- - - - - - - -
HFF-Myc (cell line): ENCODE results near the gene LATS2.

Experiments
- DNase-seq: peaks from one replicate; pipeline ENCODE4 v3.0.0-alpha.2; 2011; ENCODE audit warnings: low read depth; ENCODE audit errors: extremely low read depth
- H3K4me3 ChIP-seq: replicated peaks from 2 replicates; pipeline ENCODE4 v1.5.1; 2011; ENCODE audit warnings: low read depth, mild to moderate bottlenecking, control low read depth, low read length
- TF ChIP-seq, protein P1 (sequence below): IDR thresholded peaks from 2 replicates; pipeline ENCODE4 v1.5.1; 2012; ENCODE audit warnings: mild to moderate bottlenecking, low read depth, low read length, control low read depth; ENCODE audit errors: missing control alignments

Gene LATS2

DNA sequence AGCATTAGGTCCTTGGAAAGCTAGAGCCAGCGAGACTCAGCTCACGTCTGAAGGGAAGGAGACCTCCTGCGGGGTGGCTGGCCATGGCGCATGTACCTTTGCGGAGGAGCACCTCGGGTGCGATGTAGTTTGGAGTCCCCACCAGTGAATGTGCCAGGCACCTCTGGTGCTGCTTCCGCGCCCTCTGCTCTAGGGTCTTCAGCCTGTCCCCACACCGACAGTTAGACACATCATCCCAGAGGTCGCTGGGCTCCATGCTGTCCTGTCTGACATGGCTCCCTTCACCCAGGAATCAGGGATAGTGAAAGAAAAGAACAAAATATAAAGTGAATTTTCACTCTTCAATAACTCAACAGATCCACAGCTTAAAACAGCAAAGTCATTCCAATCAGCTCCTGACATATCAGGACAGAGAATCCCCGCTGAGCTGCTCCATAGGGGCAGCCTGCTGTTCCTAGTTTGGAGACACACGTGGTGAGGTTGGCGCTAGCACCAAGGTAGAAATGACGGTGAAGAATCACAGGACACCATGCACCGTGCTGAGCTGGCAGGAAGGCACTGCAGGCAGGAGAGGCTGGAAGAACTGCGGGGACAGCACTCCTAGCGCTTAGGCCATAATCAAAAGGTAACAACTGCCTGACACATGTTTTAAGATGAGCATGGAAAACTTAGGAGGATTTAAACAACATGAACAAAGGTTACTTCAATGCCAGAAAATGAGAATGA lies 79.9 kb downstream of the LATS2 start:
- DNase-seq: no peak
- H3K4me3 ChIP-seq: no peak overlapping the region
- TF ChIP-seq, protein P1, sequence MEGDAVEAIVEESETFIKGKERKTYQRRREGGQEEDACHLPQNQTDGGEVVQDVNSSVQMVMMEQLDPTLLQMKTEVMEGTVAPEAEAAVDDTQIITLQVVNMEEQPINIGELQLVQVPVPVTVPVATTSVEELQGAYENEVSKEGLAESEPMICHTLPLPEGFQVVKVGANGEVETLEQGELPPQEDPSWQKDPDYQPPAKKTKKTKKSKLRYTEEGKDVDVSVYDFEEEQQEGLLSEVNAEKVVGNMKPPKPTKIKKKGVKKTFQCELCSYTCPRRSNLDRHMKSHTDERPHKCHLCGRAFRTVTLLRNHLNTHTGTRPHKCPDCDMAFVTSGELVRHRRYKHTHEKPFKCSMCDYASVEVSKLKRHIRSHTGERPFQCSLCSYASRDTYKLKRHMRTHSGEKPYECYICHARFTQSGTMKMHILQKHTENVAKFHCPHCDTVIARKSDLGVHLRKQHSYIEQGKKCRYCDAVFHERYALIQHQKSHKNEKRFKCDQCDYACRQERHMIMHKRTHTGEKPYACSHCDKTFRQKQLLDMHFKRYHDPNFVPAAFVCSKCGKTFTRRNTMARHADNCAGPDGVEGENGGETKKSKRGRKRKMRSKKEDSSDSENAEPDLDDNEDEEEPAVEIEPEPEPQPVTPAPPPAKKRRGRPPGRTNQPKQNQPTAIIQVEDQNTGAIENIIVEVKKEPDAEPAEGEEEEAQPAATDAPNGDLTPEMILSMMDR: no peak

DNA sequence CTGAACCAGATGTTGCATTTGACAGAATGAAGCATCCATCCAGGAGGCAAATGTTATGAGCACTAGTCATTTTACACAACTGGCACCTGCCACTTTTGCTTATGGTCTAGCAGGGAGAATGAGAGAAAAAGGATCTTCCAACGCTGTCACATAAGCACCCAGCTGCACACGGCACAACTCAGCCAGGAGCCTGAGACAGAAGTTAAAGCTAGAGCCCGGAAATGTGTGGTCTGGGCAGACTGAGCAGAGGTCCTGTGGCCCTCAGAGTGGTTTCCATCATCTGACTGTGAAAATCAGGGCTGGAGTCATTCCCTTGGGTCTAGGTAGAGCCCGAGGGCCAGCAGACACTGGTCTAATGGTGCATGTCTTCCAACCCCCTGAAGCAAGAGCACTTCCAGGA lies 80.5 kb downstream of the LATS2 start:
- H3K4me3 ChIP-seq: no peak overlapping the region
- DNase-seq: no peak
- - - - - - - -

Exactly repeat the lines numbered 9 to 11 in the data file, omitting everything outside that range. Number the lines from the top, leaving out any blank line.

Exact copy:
- H3K4me3 ChIP-seq: no peak overlapping the region
- TF ChIP-seq, protein P1, sequence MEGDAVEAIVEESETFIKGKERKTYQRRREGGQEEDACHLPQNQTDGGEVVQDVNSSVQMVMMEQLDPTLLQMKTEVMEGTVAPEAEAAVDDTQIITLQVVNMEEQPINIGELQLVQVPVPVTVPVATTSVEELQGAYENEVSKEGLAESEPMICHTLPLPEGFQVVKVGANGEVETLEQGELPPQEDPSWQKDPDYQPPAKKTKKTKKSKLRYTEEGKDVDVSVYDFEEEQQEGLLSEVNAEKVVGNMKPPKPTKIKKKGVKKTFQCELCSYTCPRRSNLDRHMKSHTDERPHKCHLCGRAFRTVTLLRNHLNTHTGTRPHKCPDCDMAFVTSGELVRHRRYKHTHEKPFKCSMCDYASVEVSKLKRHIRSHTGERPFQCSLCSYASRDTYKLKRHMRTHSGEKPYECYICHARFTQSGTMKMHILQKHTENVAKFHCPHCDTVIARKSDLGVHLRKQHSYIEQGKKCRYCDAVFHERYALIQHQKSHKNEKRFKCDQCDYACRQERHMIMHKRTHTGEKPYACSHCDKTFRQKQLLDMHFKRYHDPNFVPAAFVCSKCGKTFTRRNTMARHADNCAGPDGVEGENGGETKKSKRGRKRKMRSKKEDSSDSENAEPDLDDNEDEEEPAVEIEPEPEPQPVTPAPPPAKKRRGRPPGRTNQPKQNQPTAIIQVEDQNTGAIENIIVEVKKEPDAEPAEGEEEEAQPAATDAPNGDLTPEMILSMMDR: no peak

DNA sequence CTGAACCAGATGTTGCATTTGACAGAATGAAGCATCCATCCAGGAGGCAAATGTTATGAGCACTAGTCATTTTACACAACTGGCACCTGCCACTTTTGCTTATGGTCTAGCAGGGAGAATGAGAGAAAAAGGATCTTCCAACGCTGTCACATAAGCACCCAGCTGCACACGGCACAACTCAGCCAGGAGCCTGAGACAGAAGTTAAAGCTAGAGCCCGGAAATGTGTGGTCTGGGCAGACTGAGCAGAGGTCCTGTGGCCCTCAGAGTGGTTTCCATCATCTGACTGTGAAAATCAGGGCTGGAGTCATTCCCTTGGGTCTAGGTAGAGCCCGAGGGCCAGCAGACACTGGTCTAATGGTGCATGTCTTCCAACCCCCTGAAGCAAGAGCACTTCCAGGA lies 80.5 kb downstream of the LATS2 start: